Breaking News Breaking News articles brought to you by History News Network. Sat, 24 Oct 2020 16:08:56 +0000 Sat, 24 Oct 2020 16:08:56 +0000 Zend_Feed_Writer 2 ( $80 Million Dark Money Group Tied to Trump Supreme Court Advisor Leonard Leo A close informal advisor to President Trump who has been deeply involved in all three of his Supreme Court nomination battles is the sole trustee of a mysterious group that brought in more than $80 million in 2018, according to a previously unreported tax return uncovered by CREW. The filing vastly expands the amount of money known to be flowing into the growing constellation of dark money groups tied to Federalist Society co-chairman Leonard Leo and provides new details about his role in a secretive firm that was responsible for one of the largest donations received by President Trump’s inaugural committee.

What makes Rule of Law Trust (RLT) particularly interesting is that despite its $80 million haul, the group seems remarkably hollow. It claimed it had no employees and no volunteers in its first year and listed what appears to be a virtual office in Virginia as its main address. Its stated mission is “to advance conservative principles and causes through communications, research, strategy and assistance to other organizations,” but there’s no apparent public information to demonstrate what that work entails, not even a website.

In an unusual financial arrangement, the group also appears to have channeled nearly all of its $2.7 million in expenditures through the BH Group — an enigmatic firm that, the filing reveals, is partly owned by Leo. The company has long been known to be tied to Leo, but the nature of his role was unknown until now. Just months after it was formed in 2016, the BH Group gave $1 million to President Trump’s inaugural committee — though the only known funds that it has received during that time came from other dark money groups allied with Leo. The ultimate source of the money remains unknown to this day.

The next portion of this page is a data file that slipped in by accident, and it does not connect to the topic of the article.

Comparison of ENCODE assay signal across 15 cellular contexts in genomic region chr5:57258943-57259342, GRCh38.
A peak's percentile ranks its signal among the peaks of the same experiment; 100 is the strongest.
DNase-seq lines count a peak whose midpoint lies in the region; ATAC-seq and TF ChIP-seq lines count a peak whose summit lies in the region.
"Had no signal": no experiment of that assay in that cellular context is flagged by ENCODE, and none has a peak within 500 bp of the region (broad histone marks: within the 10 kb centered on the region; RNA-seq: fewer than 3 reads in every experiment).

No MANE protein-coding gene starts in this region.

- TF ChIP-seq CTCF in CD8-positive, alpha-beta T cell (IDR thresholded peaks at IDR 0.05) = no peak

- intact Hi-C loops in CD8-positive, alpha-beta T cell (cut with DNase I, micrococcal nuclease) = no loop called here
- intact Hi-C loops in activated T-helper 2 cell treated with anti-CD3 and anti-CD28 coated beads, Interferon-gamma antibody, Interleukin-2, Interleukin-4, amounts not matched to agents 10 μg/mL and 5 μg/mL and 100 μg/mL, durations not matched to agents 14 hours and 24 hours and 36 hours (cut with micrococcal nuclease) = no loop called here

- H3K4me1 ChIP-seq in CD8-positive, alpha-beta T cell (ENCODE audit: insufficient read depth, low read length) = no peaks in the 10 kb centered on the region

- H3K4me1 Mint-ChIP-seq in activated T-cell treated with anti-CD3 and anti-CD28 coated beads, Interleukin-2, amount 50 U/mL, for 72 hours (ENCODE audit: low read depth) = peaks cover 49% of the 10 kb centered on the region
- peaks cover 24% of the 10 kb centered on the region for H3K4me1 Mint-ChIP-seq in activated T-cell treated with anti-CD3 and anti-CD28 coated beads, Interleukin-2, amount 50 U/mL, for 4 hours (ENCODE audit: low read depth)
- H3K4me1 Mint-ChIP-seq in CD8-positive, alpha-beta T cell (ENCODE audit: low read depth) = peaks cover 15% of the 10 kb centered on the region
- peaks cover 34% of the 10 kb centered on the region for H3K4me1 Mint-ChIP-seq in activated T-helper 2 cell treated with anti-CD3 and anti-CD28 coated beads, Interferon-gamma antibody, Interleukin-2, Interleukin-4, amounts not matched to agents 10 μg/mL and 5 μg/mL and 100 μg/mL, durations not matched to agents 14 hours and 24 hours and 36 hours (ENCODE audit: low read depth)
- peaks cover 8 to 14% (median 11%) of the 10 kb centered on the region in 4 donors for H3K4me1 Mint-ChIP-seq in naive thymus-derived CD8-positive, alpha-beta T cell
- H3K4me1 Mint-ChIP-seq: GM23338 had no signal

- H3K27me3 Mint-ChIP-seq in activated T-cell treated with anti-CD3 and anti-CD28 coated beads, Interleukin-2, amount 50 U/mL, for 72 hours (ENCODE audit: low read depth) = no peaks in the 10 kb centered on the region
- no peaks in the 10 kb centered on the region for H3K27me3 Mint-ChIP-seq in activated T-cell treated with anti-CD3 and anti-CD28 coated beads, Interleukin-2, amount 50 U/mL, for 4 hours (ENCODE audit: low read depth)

The only other people linked to RLT in the sparse filing are either longtime Federalist Society officials-turned-consultants like Leo, or operatives with a long history working behind the scenes on dark money groups tied to Leo. For example, RLT’s single largest payment in 2018 was a $1.5 million consulting fee paid to Jonathan Bunch, a former vice president of the Federalist Society who has been involved in a number of entities tied to Leo. Bunch is now the president of CRC Advisors, a firm formed by Leo this past January. RLT paid an additional $300,004 to a firm called YAS, LLC for consulting. According to DC government records, the firm is registered to Maria Marshall, a former director of operations at the Federalist Society who currently serves as the vice president of CRC Advisors.



Sat, 24 Oct 2020 16:08:56 +0000 0
The Real Abbie Hoffman At the end of his autobiography, Soon to be a Major Motion Picture, 60s radical activist Abbie Hoffman includes a sarcastic epilogue retracting everything he has ever believed. At the time he wrote the book, Hoffman was living underground, on the run from the law on drug charges, and he offered to give the following “confession” in exchange for readmission into respectable society: 

You know, I’m really sorry and I wanna come home. I love the flag, blue for truth. White for right. Red for blood our boys shed in war. I love my mother. I was wrong to tell kids to kill their parents… Spoiled, selfish brats made the sixties. Forgive me, Mother. I love Jesus, the smooth arch of his back, his long blond curls. Jesus died for all of us, even us Jews. Thank you, Lord. … I love Israel as protector of Western civilization. Most of my thinking was the result of brainwashing by KGB agents… I hate drugs. They are bad for you. Marijuana has a terrible effect on the brain. It makes you forget everything you learned in school… I only used it to lure young virgins into bed. I’m very ashamed of this. Cocaine is murderous. It makes you sex crazy and gets uneducated people all worked up. Friends are kidding themselves when they say it’s nonaddictive. The nose knows, and the nose says no… Once I burned money at the stock exchange. This was way out of line. People work hard to make money. Even stockbrokers work hard. No one works hard in Bangladesh—that’s why they are starving today and we are not. … Communism is evil incarnate. You can see it in Karl Marx’s beady eyes, long nose, and the sneering smile behind his beard….Our artists are all perverts except, of course, for the late Norman Rockwell. …Our system of democracy is the best in the world… Now can I come back?